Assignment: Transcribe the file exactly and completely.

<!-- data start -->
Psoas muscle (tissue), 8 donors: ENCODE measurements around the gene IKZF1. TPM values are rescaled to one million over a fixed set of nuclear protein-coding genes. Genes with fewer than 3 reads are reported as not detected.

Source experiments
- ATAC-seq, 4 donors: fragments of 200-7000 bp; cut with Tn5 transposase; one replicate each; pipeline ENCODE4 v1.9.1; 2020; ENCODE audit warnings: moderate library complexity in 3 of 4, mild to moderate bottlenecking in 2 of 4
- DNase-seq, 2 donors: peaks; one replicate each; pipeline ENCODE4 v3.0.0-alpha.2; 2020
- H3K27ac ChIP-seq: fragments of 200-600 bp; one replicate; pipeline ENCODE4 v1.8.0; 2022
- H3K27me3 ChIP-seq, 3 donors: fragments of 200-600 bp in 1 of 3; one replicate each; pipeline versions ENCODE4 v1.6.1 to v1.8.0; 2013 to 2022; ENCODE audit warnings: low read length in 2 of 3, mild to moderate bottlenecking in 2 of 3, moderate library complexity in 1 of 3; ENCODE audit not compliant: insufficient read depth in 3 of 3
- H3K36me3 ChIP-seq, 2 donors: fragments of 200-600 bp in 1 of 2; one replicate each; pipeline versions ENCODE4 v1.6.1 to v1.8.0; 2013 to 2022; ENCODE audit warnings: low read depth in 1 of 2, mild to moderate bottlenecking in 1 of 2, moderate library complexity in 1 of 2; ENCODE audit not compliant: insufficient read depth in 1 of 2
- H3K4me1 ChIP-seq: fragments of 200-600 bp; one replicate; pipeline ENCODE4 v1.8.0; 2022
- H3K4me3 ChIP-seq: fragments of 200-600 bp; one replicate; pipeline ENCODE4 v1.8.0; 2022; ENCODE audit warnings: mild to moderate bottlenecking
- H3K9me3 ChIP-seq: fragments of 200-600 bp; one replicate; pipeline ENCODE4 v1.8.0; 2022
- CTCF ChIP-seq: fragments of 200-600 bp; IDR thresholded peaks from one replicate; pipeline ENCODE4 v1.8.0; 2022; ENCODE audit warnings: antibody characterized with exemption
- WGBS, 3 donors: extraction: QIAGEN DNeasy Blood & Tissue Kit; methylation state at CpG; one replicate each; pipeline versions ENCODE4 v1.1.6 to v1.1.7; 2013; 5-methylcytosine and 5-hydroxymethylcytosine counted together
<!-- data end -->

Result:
Psoas muscle (tissue), 8 donors: ENCODE measurements around the gene IKZF1. TPM values are rescaled to one million over a fixed set of nuclear protein-coding genes. Genes with fewer than 3 reads are reported as not detected.

Source experiments
- ATAC-seq, 4 donors: fragments of 200-7000 bp; cut with Tn5 transposase; one replicate each; pipeline ENCODE4 v1.9.1; 2020; ENCODE audit warnings: moderate library complexity in 3 of 4, mild to moderate bottlenecking in 2 of 4
- DNase-seq, 2 donors: peaks; one replicate each; pipeline ENCODE4 v3.0.0-alpha.2; 2020
- H3K27ac ChIP-seq: fragments of 200-600 bp; one replicate; pipeline ENCODE4 v1.8.0; 2022
- H3K27me3 ChIP-seq, 3 donors: fragments of 200-600 bp in 1 of 3; one replicate each; pipeline versions ENCODE4 v1.6.1 to v1.8.0; 2013 to 2022; ENCODE audit warnings: low read length in 2 of 3, mild to moderate bottlenecking in 2 of 3, moderate library complexity in 1 of 3; ENCODE audit not compliant: insufficient read depth in 3 of 3
- H3K36me3 ChIP-seq, 2 donors: fragments of 200-600 bp in 1 of 2; one replicate each; pipeline versions ENCODE4 v1.6.1 to v1.8.0; 2013 to 2022; ENCODE audit warnings: low read depth in 1 of 2, mild to moderate bottlenecking in 1 of 2, moderate library complexity in 1 of 2; ENCODE audit not compliant: insufficient read depth in 1 of 2
- H3K4me1 ChIP-seq: fragments of 200-600 bp; one replicate; pipeline ENCODE4 v1.8.0; 2022
- H3K4me3 ChIP-seq: fragments of 200-600 bp; one replicate; pipeline ENCODE4 v1.8.0; 2022; ENCODE audit warnings: mild to moderate bottlenecking
- H3K9me3 ChIP-seq: fragments of 200-600 bp; one replicate; pipeline ENCODE4 v1.8.0; 2022
- CTCF ChIP-seq: fragments of 200-600 bp; IDR thresholded peaks from one replicate; pipeline ENCODE4 v1.8.0; 2022; ENCODE audit warnings: antibody characterized with exemption
- WGBS, 3 donors: extraction: QIAGEN DNeasy Blood & Tissue Kit; methylation state at CpG; one replicate each; pipeline versions ENCODE4 v1.1.6 to v1.1.7; 2013; 5-methylcytosine and 5-hydroxymethylcytosine counted together